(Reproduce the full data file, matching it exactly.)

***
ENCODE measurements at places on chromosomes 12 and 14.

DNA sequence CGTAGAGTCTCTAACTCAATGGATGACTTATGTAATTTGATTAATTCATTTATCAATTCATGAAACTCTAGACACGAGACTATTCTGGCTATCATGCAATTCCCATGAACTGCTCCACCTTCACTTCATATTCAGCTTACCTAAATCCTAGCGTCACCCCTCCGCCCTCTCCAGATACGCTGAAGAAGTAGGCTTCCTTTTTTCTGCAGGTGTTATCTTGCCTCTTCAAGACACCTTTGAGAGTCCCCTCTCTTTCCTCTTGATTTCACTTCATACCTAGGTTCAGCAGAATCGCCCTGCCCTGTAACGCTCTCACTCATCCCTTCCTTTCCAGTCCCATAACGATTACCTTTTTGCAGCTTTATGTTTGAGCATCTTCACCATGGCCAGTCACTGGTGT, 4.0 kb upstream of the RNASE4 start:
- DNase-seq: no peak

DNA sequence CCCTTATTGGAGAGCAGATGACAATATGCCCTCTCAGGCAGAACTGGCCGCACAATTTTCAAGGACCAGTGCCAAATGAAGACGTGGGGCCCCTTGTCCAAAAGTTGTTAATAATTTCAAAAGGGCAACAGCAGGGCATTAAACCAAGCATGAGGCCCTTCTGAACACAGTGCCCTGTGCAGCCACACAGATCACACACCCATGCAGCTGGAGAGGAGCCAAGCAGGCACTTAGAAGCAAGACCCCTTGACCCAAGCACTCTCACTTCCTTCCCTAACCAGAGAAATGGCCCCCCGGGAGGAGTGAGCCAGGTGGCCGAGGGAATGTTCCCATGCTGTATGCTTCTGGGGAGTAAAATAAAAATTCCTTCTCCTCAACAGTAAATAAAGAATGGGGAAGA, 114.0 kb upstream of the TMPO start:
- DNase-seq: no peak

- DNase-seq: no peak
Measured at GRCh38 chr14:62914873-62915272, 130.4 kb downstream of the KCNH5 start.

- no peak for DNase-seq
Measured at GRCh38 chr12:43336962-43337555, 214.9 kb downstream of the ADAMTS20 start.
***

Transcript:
ENCODE measurements at places on chromosomes 12 and 14.

DNA sequence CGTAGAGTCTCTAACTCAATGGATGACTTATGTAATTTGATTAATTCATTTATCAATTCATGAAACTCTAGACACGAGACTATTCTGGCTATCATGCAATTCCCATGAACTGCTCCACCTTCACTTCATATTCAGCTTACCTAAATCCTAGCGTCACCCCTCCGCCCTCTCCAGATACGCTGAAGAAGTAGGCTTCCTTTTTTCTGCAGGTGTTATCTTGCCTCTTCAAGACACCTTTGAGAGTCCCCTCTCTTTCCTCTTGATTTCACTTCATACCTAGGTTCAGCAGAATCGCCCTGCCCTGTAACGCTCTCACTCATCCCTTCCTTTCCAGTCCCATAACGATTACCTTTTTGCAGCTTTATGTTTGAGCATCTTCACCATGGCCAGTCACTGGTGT, 4.0 kb upstream of the RNASE4 start:
- DNase-seq: no peak

DNA sequence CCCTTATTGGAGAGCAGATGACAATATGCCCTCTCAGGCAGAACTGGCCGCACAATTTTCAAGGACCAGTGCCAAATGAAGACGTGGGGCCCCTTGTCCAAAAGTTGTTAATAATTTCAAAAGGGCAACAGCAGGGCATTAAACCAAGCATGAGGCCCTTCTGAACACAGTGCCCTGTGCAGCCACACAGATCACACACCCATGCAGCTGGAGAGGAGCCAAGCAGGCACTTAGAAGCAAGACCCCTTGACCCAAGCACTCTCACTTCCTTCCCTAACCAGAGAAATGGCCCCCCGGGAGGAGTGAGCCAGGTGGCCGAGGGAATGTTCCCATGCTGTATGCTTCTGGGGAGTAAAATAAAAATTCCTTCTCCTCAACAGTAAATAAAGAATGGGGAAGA, 114.0 kb upstream of the TMPO start:
- DNase-seq: no peak

- DNase-seq: no peak
Measured at GRCh38 chr14:62914873-62915272, 130.4 kb downstream of the KCNH5 start.

- no peak for DNase-seq
Measured at GRCh38 chr12:43336962-43337555, 214.9 kb downstream of the ADAMTS20 start.